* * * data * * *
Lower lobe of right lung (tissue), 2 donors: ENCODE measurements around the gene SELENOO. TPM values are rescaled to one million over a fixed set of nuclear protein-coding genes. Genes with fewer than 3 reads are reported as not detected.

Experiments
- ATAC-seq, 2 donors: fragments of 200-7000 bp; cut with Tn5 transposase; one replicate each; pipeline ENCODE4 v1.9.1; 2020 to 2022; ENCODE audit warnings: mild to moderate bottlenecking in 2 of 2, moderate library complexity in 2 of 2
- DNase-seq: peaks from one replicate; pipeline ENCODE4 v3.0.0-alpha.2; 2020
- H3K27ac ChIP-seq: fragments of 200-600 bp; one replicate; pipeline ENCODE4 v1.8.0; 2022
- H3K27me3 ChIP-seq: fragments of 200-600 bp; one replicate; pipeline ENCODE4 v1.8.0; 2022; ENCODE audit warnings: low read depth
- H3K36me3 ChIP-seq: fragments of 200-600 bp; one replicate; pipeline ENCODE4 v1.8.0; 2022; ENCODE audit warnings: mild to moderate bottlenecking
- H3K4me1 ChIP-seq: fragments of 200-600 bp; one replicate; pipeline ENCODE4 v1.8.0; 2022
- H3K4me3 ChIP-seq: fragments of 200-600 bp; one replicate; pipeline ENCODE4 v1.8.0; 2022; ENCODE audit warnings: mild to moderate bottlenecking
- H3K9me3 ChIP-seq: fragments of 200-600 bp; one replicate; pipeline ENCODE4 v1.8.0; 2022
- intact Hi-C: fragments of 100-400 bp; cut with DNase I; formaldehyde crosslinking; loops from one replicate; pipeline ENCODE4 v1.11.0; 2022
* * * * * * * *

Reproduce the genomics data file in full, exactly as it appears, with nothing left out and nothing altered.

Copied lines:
Lower lobe of right lung (tissue), 2 donors: ENCODE measurements around the gene SELENOO. TPM values are rescaled to one million over a fixed set of nuclear protein-coding genes. Genes with fewer than 3 reads are reported as not detected.

Experiments
- ATAC-seq, 2 donors: fragments of 200-7000 bp; cut with Tn5 transposase; one replicate each; pipeline ENCODE4 v1.9.1; 2020 to 2022; ENCODE audit warnings: mild to moderate bottlenecking in 2 of 2, moderate library complexity in 2 of 2
- DNase-seq: peaks from one replicate; pipeline ENCODE4 v3.0.0-alpha.2; 2020
- H3K27ac ChIP-seq: fragments of 200-600 bp; one replicate; pipeline ENCODE4 v1.8.0; 2022
- H3K27me3 ChIP-seq: fragments of 200-600 bp; one replicate; pipeline ENCODE4 v1.8.0; 2022; ENCODE audit warnings: low read depth
- H3K36me3 ChIP-seq: fragments of 200-600 bp; one replicate; pipeline ENCODE4 v1.8.0; 2022; ENCODE audit warnings: mild to moderate bottlenecking
- H3K4me1 ChIP-seq: fragments of 200-600 bp; one replicate; pipeline ENCODE4 v1.8.0; 2022
- H3K4me3 ChIP-seq: fragments of 200-600 bp; one replicate; pipeline ENCODE4 v1.8.0; 2022; ENCODE audit warnings: mild to moderate bottlenecking
- H3K9me3 ChIP-seq: fragments of 200-600 bp; one replicate; pipeline ENCODE4 v1.8.0; 2022
- intact Hi-C: fragments of 100-400 bp; cut with DNase I; formaldehyde crosslinking; loops from one replicate; pipeline ENCODE4 v1.11.0; 2022